Small Word, Big Meaning

Word: Patriot
Meaning: A person who loves and zealously supports and defends their country.

On that hot afternoon in my second year at the university, my body seemed present in my Chinese history class, but my mind was going numb from the heat. All one hundred and fifty eight students, jammed into that tiny space with three glass windows on one side, one of which couldn’t be opened. Latecomers stood by the window for the duration of the class, blocking off what little air infiltrated the room. Notebooks had been converted to active handfans, but the motion only increased the temperature in the room. I looked at my Chinese History

professor as he rapped on about Mao Tse Tung’s economic policies in the new China, dictating in the sweltering heat. On the big side, yet garbed in a black long sleeved shirt and pants to his ankles, it was no surprise to see the many beads of sweat on his bald head and forehead that seriously threatened to rain down his face. Still, he took no pause.

I’d just checked my watch for the umpteenth time in that hour, praying the class would end early enough when I heard the question that signified my prayer was being answered already.
“Questions?” the professor asked. Some of us looked around the class, casting glares at the few who dared to raise their hands. Professor said he was only taking a question, as he pulled out a damp handkerchief, taking a swipe at the perspiration raining down his face. I gave silent thanks to gods unknown. He took a question from a student with conspicuous underarm sweat prints.

“What lessons can Nigeria learn from Mao’s revolution and the success of the newly formed People’s Republic of China?” He asked.
Professor motioned at him to sit.

“I believe you know the word ‘PATRIOTISM’ and what it means, don’t you? Now, that word apparently means a lot to people of progressive and developed nations. Here, it means nothing.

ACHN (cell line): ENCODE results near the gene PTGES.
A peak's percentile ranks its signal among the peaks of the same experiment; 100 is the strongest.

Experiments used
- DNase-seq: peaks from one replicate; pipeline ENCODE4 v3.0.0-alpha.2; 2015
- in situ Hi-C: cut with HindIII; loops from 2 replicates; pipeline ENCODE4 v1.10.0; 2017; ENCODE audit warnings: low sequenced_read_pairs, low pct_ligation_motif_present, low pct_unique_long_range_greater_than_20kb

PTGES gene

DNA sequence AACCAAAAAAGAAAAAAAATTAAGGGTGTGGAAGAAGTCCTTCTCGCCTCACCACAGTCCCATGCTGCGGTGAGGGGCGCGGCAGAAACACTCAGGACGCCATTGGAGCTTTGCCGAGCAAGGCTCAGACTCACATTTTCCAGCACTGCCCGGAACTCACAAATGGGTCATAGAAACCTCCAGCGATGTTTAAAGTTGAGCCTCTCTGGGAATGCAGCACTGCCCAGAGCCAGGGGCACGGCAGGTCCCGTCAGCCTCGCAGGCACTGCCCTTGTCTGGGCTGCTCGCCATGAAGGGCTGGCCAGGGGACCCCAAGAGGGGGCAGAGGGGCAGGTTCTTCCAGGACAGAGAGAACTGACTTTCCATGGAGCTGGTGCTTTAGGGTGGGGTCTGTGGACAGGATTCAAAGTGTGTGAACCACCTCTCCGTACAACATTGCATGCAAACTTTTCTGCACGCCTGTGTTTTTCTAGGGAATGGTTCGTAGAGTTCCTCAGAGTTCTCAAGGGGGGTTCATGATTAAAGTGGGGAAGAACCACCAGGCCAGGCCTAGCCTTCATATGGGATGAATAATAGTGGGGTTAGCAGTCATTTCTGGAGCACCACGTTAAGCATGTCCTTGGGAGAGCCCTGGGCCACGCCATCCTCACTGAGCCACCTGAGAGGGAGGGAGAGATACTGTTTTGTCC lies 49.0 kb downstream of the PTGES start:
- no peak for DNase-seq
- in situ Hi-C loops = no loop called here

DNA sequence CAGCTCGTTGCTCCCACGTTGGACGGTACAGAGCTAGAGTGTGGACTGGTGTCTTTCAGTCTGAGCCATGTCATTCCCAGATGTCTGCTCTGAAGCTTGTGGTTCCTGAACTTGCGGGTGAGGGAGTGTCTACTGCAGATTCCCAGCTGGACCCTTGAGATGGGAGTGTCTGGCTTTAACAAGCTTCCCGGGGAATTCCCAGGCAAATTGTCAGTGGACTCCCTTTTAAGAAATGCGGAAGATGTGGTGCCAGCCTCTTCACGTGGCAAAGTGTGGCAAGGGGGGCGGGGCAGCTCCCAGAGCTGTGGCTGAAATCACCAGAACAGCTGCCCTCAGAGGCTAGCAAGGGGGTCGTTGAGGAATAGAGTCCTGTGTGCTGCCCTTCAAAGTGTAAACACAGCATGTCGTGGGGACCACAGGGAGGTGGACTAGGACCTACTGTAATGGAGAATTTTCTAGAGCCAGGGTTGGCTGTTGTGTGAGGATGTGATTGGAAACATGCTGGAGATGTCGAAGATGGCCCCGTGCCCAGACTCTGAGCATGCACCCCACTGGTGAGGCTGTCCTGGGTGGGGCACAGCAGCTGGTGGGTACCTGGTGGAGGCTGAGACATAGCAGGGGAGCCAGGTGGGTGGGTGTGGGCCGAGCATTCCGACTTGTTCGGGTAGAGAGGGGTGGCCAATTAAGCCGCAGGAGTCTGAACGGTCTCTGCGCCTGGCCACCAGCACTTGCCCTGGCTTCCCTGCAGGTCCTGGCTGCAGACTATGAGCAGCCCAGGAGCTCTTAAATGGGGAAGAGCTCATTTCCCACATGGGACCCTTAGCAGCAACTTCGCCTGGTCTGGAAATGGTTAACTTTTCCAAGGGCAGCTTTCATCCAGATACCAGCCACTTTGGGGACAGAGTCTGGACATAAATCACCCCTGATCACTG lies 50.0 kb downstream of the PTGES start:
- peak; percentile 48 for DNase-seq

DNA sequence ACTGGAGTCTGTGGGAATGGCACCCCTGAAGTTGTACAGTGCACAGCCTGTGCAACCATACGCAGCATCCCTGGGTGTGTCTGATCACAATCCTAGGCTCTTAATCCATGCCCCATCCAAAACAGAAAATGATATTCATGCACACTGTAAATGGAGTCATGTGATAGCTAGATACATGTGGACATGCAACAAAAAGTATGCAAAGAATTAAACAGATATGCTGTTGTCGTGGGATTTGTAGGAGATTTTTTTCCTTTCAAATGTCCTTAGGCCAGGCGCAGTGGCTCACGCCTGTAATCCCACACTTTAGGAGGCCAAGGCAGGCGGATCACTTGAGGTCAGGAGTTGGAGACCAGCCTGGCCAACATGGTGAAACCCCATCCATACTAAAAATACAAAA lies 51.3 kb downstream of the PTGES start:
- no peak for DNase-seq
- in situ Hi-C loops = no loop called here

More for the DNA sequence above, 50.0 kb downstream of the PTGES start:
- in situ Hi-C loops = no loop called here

“To build your country, you’d have to believe in its great potential, you’d have to love it enough and you’d have to be willing to give your best, even your life, for it.”


He paused briefly, scanning the class.
“Show me the Nigerian that possesses these qualities right here, right now, and everyone gets an A in the forthcoming exam.”
This elicited a roar of unexpected laughter. He departed, leaving us talking and laughing over each other about his response.


Now, years after, the memory remains with me like the event itself was ingrained on my mind on that very day. To Nigeria, the unpatriotic nature of its citizens is a very hard and bitter pill to swallow. There’s only one pill that can so aptly be described in this context – Truth. Taking this pill would mean acknowledgement. Acknowledgement of our effortlessness towards building our country. Acknowledgement of all our shortcomings as citizens; our flagrant disregard for the law, our inability to put an end to bad governance and even our individual role in enhancing corruption in the country, because the latter is also a cancer in the grassroot. With acknowledgement comes acceptance that Nigeria is a failing state. This will, in turn spearhead the first steps towards a positive change. But it is the acknowledgement we fear the most, for we are not ready to let the guilt in, not ready to accept that we all have played roles in the daily destruction of our country. So we continue to pretend and point fingers, to accuse the government of oppression, of doing nothing for us, Nigerians, and of looting state funds, like we did not create the government. Like it was not made to serve us, the people. Like we did not give the government the power to oppress us. Like we did not feed its rot.

An adorable little boy I once met on a bus, no older than seven and on his way to a neighboring city with his family, told me what his grandmother, also aboard that bus, had taught him.
“When you point a finger at someone, there are three more pointing back at you.” He grinned at me, all too happy to share that knowledge with someone else.
In response, I admitted his grandmother was a wise woman, smiling right back because his was infectious. But his words I’d taken in all sobriety, to be reflected upon much later.


It is imperative we ask ourselves some questions. Would it be so hard to accept we’ve been unpatriotic long enough instead of sitting on our high horses blaming government as solely responsible for our challenges as a nation? Would it foolish to hope that we can make the decision to care – to become patriots? Are we willing to put in the effort required to build? Never mind that the patriots would at first, be a minority. There’s that saying: little drops of water make a large ocean.

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